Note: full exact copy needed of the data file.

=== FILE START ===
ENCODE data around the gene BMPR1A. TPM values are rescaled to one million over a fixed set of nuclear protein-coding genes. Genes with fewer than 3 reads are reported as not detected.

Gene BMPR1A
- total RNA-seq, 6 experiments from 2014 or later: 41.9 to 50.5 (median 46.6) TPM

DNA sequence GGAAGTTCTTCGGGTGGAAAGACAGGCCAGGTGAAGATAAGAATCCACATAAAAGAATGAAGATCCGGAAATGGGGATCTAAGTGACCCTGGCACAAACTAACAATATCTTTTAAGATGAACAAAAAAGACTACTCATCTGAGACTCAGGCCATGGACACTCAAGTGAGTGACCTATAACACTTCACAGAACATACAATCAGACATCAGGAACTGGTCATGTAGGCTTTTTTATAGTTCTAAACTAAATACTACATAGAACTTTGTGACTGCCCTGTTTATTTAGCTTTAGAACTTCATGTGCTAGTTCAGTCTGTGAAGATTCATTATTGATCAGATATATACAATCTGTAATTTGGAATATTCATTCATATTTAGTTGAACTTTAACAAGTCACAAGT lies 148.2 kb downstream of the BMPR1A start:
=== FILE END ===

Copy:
ENCODE data around the gene BMPR1A. TPM values are rescaled to one million over a fixed set of nuclear protein-coding genes. Genes with fewer than 3 reads are reported as not detected.

Gene BMPR1A
- total RNA-seq, 6 experiments from 2014 or later: 41.9 to 50.5 (median 46.6) TPM

DNA sequence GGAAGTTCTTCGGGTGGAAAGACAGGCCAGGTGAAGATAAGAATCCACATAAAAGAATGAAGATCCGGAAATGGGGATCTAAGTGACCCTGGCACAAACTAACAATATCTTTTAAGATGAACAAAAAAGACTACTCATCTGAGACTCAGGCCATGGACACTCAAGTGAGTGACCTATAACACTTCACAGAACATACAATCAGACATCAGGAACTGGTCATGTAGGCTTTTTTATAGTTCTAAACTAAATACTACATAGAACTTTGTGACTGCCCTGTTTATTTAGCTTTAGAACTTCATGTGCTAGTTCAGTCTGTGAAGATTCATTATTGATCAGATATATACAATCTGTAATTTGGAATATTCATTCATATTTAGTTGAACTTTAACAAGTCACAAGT lies 148.2 kb downstream of the BMPR1A start: